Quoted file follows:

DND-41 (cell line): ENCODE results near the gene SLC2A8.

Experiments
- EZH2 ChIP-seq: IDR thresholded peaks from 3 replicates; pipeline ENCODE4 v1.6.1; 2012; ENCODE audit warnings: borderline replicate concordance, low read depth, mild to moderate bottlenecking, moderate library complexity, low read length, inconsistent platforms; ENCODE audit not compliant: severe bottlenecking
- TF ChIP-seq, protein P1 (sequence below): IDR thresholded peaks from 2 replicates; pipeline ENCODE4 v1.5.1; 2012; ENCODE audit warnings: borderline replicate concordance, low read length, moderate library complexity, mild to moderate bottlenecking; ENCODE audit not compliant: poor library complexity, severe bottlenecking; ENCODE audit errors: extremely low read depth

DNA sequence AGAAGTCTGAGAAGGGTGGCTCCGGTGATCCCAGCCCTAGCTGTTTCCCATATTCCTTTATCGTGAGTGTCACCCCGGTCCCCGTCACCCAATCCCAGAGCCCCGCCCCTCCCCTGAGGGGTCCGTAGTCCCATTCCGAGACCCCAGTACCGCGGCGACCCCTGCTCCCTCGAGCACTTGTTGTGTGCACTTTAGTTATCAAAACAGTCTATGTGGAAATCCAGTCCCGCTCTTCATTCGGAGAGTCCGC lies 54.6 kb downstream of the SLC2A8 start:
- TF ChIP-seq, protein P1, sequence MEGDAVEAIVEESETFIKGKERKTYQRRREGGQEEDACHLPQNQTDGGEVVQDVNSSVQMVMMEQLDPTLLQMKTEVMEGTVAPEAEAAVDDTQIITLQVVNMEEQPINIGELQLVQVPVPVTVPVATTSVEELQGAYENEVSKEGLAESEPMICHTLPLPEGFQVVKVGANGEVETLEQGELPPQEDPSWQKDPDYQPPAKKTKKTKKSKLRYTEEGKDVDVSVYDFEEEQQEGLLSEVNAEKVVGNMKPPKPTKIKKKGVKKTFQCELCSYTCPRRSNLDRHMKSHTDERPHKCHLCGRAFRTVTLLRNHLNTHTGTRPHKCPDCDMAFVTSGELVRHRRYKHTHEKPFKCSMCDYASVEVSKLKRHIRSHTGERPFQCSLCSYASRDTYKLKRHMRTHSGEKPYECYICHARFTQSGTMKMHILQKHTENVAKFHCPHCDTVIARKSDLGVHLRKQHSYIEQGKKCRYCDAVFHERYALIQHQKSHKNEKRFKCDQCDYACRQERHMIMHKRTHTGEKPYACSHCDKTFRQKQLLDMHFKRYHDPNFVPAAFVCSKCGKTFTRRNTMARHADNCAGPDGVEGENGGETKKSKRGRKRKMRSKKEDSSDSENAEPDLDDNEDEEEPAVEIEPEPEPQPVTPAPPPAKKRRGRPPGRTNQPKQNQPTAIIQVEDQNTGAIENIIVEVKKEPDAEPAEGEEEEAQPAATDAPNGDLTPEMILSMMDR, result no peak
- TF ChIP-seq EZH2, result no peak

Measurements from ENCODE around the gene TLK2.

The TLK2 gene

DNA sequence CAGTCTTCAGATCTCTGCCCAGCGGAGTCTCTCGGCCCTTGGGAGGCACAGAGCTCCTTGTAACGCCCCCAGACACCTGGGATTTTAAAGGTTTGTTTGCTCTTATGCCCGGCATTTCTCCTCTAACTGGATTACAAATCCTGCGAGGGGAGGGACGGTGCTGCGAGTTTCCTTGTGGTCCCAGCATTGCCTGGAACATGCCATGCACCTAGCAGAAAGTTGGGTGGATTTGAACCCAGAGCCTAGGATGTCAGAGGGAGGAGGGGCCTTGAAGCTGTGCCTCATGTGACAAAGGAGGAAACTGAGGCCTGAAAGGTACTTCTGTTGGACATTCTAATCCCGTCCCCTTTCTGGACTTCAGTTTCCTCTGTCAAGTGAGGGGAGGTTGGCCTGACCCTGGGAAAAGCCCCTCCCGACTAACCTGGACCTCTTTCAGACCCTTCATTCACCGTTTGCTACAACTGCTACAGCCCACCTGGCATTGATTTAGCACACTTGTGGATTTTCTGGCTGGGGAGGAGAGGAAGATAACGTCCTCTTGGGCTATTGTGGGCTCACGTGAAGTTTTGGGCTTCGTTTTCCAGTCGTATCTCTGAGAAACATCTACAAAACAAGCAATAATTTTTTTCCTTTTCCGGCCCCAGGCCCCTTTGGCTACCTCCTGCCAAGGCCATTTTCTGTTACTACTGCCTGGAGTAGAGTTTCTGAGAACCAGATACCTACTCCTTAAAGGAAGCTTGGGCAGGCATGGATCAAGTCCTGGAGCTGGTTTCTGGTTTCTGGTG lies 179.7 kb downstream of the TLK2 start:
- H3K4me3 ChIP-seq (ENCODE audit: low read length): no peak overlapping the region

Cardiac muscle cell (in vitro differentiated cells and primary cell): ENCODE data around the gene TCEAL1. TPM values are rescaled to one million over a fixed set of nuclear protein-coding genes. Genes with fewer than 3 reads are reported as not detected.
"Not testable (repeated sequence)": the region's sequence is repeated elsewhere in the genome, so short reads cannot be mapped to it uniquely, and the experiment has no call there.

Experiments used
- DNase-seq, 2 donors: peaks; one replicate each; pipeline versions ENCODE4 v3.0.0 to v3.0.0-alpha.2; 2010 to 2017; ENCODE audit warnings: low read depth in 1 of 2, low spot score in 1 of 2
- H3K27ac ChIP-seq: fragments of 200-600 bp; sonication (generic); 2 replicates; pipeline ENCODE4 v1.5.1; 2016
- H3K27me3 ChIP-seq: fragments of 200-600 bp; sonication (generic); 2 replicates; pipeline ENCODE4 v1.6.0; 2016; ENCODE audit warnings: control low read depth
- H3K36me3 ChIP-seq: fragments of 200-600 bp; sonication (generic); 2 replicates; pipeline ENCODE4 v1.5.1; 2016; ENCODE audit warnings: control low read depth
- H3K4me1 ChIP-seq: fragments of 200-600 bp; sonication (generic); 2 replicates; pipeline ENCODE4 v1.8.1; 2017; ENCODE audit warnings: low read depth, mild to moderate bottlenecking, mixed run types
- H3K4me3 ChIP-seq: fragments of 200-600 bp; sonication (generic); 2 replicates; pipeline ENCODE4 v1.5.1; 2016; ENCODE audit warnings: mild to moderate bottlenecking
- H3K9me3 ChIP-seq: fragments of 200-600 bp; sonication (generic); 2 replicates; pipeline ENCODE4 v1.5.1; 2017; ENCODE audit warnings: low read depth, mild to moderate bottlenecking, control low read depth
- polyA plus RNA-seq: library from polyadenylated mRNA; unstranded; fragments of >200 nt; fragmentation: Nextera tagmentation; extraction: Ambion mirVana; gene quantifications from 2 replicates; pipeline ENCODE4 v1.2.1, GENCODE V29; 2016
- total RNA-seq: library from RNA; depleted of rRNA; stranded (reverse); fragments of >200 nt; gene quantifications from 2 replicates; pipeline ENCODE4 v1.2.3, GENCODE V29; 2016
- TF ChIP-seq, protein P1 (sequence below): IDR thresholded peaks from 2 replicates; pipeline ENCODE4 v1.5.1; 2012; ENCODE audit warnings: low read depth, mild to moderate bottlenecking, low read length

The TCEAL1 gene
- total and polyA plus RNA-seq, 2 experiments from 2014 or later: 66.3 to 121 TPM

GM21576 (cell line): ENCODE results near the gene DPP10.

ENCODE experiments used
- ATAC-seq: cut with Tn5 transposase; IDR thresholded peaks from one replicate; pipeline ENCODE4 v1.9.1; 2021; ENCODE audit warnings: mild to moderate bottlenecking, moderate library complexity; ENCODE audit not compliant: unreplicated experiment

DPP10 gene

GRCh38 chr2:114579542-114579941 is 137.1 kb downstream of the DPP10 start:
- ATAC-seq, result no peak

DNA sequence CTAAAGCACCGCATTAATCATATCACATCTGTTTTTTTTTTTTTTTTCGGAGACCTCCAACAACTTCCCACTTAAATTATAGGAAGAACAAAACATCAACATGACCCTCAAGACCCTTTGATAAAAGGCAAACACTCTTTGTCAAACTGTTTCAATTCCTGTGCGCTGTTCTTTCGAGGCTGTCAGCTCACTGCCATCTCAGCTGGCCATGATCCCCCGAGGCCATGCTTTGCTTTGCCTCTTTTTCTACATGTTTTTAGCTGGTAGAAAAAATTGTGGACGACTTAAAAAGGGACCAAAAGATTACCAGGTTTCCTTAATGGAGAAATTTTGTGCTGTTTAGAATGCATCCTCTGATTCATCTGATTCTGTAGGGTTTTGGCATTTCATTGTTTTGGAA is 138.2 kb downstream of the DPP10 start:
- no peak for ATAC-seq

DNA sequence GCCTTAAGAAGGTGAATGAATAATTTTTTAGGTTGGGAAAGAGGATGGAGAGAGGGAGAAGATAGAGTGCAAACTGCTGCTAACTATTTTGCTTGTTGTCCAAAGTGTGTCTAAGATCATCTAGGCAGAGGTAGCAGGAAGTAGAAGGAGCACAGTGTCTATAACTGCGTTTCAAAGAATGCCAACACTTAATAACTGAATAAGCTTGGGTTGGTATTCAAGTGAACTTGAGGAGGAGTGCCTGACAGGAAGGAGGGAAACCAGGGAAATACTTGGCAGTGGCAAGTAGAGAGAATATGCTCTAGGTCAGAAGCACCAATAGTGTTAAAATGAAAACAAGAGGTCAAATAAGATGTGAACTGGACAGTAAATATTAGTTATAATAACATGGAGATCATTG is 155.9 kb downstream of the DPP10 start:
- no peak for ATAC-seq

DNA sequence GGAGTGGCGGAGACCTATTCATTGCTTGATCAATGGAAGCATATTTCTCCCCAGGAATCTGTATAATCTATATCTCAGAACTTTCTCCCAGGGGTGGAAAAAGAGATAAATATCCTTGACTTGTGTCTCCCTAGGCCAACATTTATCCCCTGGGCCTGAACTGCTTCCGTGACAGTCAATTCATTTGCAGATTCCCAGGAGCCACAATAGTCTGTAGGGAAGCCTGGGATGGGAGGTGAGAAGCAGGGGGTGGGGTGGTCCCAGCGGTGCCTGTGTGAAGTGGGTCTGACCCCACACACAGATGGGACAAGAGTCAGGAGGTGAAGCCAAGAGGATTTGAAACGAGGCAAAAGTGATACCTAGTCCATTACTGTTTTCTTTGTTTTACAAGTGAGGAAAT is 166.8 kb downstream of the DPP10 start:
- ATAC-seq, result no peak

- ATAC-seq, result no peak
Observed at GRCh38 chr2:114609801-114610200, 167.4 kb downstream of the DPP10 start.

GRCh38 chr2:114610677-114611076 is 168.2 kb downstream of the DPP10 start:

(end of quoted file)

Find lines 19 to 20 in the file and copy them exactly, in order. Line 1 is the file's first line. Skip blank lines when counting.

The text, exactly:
- H3K4me1 ChIP-seq: fragments of 200-600 bp; sonication (generic); 2 replicates; pipeline ENCODE4 v1.8.1; 2017; ENCODE audit warnings: low read depth, mild to moderate bottlenecking, mixed run types
- H3K4me3 ChIP-seq: fragments of 200-600 bp; sonication (generic); 2 replicates; pipeline ENCODE4 v1.5.1; 2016; ENCODE audit warnings: mild to moderate bottlenecking